Sunday, June 26, 2016

Community For God's Sake

6th Sunday after Pentecost
On Matthew 27:1-26, Judas returns the money and hangs himself. Jesus is sentenced to death.   @FirstUMCBville   @kerrfunk

• There’s an old story of a farmer whose horse ran away (isn’t that horrible?) and came back with several wild horses (isn’t that great?)… It’s not necessarily easy or right to declare instances “good” or “bad”. Big picture is more accurate. And we don’t get the whole big picture.
I speak today on the mystery of the atonement.
On the one hand, today’s reading contains lots of bad news.
On other hand, that “bad news” is somehow part of God’s chosen means of salvation.
But what does that say about nature of God?
Therefore I say “mystery.” Somehow even in spite of humankind, salvation happens in event that we’re building up to.
• Issue of atonement aside, we have five pictures of people in this episode, four of them doing wrong when they know the right thing to do. I want to lift up one thing that would both help prevent such things and bring some healing and accountability. For God’s sake, it’s community. A group of like-minded people, both righteous and humble, and dispassionate. I’ll explain.
• Start with Judas. Yes, he had community, but he was lacking something (honesty, integrity? something.) (recall John 12:6 he would steal). Ya gotta be honest with community.
• The priests, they had community. But not humble. Blinded, off-track. Self-serving, they convinced themselves their deceitful actions were for the good of the whole.
• Pilate. Isolated by power, position. Alone and oddly powerless. He seeks to avoid responsibility, to appease the crowd.
• The people. Passionate – that is, mob mentality, not thinking reasonably.
• Claudia. One unnamed appearance in gospel, she does the right thing, but lacks power.
• Community, vital Christian community, like-minded, righteous, humble, dispassionate community. It was beginning of Methodism, it can strengthen, revitalize, grow churches now. People are isolated, seeking connection w/o judgment, needing accountability, place to share deeply. Get to know one another.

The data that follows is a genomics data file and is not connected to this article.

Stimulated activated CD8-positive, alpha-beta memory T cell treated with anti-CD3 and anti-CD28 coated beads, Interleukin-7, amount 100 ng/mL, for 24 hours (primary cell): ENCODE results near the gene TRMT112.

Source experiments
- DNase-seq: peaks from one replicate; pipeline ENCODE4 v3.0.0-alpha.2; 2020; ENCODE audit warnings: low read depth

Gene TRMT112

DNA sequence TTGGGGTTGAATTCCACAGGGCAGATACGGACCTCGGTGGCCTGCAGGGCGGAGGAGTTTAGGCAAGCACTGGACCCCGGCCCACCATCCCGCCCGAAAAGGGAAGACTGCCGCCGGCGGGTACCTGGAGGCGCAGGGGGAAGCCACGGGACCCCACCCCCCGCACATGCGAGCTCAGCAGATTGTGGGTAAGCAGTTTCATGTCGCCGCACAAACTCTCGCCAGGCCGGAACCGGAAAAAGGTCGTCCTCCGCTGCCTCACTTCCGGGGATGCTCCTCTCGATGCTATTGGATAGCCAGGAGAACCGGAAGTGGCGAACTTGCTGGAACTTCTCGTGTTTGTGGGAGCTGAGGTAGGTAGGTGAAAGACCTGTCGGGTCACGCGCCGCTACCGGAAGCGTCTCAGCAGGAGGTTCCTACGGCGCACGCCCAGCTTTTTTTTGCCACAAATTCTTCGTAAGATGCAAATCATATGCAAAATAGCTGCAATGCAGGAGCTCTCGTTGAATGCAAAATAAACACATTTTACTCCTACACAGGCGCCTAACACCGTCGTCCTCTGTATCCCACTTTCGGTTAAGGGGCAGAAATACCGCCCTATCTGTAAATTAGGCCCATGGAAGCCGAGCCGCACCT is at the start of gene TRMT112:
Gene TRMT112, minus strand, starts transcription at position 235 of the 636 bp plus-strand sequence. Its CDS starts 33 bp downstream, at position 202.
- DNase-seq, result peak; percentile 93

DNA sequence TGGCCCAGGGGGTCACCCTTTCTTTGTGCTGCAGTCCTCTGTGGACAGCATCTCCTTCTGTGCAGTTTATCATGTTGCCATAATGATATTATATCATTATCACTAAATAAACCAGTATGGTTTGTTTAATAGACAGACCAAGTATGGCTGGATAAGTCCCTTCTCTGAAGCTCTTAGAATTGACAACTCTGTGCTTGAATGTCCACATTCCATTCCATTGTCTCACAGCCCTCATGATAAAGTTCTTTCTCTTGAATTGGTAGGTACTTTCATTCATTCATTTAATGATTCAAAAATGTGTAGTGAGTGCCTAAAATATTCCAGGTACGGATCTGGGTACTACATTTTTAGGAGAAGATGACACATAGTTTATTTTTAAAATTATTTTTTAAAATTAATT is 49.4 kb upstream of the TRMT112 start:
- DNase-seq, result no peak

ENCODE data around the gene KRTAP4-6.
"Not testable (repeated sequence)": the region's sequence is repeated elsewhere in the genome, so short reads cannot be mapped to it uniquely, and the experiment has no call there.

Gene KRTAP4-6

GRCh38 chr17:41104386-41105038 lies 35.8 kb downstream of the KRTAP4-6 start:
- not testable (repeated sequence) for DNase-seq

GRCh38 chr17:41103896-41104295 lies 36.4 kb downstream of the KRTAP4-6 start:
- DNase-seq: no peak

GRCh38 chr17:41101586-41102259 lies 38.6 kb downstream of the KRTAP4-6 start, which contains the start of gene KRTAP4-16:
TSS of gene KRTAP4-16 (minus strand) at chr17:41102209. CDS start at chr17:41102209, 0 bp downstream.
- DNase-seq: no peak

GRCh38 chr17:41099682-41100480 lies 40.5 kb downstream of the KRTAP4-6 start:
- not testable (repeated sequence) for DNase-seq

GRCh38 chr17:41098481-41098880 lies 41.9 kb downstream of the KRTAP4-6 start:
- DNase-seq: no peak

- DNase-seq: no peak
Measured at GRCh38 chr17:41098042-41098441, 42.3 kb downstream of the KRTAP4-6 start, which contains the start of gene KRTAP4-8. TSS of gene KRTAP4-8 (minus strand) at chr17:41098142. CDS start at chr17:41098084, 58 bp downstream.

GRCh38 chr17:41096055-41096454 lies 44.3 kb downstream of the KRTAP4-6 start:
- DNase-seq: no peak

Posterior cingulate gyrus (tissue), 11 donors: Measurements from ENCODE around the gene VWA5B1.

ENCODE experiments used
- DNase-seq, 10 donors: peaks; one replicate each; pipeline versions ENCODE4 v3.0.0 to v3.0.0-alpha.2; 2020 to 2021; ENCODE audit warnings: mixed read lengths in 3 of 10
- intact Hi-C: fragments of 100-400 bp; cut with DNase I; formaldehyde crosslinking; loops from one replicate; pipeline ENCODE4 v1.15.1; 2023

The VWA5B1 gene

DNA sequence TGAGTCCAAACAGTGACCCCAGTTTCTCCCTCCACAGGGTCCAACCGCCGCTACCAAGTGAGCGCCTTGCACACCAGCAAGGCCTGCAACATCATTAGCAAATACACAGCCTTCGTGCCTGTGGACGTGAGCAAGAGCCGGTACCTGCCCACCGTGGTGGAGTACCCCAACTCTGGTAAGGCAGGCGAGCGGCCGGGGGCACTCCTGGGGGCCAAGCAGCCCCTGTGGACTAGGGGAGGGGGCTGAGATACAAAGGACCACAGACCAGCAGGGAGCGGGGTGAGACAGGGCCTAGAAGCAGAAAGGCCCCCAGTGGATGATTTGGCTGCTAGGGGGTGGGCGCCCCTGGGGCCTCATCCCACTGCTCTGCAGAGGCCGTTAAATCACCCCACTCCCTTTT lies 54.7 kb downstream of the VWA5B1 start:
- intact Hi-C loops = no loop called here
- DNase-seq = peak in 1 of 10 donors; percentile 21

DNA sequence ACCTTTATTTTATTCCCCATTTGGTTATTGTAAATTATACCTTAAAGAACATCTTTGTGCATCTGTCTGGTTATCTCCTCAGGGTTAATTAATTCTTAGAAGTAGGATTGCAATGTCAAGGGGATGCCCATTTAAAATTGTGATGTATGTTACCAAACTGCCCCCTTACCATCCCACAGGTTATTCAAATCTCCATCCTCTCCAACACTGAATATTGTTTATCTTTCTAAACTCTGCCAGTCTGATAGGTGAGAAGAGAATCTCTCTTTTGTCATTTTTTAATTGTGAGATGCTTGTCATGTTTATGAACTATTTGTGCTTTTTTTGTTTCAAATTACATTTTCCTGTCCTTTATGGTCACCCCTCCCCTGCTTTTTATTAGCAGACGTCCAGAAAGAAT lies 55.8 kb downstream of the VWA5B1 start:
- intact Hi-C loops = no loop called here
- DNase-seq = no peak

• And again, the mystery and grace of atonement.
Not entirely satisfactory to have Father premeditated violent substitutionary death,
also not entirely satisfactory to remove all aspects of substitutionary atonement.
Suffering servant from Isaiah 53 willing, plus the divine dialogue (
Human response: wonder. Worship. And for God’s sake, be in community.
What wondrous love is this that caused the soul of bliss to bear the dreadful curse? And when from death I’m free I’ll sing on…

• Hymn 292 What Wondrous Love is This

Matthew 27:1-26        (CEB)
27 Early in the morning all the chief priests and the elders of the people reached the decision to have Jesus put to death. 2 They bound him, led him away, and turned him over to Pilate the governor.
3 When Judas, who betrayed Jesus, saw that Jesus was condemned to die, he felt deep regret.
He returned the thirty pieces of silver to the chief priests and elders, and 4 said,
“I did wrong because I betrayed an innocent man.”
But they said, “What is that to us? That’s your problem.”
5 Judas threw the silver pieces into the temple and left. Then he went and hanged himself.
6 The chief priests picked up the silver pieces and said, “According to the Law it’s not right to put this money in the treasury. Since it was used to pay for someone’s life, it’s unclean.” 7 So they decided to use it to buy the potter’s field where strangers could be buried. 8 That’s why that field is called “Field of Blood” to this very day. 9 This fulfilled the words of Jeremiah the prophet: And I took the thirty pieces of silver, the price for the one whose price had been set by some of the Israelites, 10 and I gave them for the potter’s field, as the Lord commanded me.
11 Jesus was brought before the governor. The governor said, “Are you the king of the Jews?”